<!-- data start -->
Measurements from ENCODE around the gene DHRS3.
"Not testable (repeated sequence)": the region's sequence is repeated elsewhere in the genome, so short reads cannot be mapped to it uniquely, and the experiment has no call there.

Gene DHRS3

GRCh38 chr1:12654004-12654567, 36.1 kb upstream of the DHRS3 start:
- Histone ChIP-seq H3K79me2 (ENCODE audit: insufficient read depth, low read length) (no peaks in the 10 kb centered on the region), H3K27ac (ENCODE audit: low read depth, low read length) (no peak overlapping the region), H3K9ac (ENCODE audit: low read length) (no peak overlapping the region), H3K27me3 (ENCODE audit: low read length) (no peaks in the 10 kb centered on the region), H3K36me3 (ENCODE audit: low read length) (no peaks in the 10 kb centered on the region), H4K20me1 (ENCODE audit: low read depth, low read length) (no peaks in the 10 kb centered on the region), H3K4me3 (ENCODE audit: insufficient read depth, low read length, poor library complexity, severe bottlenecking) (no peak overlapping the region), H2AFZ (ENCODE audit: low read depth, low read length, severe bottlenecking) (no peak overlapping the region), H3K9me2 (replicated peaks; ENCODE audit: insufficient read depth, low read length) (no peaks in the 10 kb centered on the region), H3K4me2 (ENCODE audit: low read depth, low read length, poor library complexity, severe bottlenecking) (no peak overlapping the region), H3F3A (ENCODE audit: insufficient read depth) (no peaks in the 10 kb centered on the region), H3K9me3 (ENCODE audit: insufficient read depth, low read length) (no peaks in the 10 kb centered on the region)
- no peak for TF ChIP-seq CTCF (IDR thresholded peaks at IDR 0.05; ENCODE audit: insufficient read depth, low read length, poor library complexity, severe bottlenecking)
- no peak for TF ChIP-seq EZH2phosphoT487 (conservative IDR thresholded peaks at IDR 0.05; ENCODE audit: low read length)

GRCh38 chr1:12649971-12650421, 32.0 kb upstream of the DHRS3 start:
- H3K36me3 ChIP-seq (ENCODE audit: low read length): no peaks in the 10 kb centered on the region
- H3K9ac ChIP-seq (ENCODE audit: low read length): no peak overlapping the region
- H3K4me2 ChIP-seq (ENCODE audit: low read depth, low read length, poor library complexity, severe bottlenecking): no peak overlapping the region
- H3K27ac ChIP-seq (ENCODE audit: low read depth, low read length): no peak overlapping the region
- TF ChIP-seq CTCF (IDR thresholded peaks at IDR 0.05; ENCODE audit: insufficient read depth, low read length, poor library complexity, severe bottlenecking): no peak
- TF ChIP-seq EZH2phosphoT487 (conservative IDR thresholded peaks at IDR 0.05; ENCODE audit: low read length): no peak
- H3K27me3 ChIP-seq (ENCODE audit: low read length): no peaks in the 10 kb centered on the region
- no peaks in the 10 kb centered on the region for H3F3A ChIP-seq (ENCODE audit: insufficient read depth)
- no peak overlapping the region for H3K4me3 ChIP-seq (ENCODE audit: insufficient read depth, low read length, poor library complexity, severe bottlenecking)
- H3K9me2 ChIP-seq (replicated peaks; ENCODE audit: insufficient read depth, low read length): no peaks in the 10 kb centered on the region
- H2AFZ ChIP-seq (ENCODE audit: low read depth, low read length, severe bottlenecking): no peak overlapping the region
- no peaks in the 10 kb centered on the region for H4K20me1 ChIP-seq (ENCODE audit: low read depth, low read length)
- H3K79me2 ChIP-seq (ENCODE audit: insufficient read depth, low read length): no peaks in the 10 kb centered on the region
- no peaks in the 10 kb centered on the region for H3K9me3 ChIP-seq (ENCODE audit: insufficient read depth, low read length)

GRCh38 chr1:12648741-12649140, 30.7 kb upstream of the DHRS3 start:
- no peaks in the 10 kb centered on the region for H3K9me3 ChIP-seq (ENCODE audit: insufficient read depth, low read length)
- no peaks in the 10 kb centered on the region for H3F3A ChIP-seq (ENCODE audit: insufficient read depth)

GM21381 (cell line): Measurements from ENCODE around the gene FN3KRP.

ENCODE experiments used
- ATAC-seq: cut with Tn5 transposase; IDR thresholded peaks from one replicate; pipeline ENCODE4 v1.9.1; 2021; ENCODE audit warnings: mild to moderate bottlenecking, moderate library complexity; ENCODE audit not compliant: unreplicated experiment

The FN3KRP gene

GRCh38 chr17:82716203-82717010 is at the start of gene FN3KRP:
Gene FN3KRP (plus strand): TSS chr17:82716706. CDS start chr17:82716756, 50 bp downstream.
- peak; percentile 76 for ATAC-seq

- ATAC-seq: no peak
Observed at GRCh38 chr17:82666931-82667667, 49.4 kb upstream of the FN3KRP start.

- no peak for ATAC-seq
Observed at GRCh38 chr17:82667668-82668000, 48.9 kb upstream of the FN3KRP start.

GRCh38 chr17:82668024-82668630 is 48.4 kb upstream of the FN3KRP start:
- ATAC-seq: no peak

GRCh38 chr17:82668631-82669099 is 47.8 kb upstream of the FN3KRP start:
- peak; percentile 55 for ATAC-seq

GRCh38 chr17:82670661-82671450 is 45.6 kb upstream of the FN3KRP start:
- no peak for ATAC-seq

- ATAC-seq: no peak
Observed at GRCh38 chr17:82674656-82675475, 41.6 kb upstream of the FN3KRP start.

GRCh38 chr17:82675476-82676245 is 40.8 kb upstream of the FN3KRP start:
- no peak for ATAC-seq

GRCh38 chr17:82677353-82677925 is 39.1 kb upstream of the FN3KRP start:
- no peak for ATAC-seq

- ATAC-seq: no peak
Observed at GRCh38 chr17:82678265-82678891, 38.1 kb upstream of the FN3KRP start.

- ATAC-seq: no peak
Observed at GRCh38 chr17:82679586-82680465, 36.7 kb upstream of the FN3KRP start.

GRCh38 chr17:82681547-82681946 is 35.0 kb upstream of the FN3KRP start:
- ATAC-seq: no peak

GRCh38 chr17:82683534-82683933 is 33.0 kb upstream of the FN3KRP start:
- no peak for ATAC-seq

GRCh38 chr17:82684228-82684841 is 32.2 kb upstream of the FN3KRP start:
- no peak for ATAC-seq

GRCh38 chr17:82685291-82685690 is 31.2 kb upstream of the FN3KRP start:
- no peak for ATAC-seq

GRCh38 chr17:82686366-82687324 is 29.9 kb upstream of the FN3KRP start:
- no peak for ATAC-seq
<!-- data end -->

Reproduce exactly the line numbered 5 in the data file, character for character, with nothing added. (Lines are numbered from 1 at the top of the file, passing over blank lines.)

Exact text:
- Histone ChIP-seq H3K79me2 (ENCODE audit: insufficient read depth, low read length) (no peaks in the 10 kb centered on the region), H3K27ac (ENCODE audit: low read depth, low read length) (no peak overlapping the region), H3K9ac (ENCODE audit: low read length) (no peak overlapping the region), H3K27me3 (ENCODE audit: low read length) (no peaks in the 10 kb centered on the region), H3K36me3 (ENCODE audit: low read length) (no peaks in the 10 kb centered on the region), H4K20me1 (ENCODE audit: low read depth, low read length) (no peaks in the 10 kb centered on the region), H3K4me3 (ENCODE audit: insufficient read depth, low read length, poor library complexity, severe bottlenecking) (no peak overlapping the region), H2AFZ (ENCODE audit: low read depth, low read length, severe bottlenecking) (no peak overlapping the region), H3K9me2 (replicated peaks; ENCODE audit: insufficient read depth, low read length) (no peaks in the 10 kb centered on the region), H3K4me2 (ENCODE audit: low read depth, low read length, poor library complexity, severe bottlenecking) (no peak overlapping the region), H3F3A (ENCODE audit: insufficient read depth) (no peaks in the 10 kb centered on the region), H3K9me3 (ENCODE audit: insufficient read depth, low read length) (no peaks in the 10 kb centered on the region)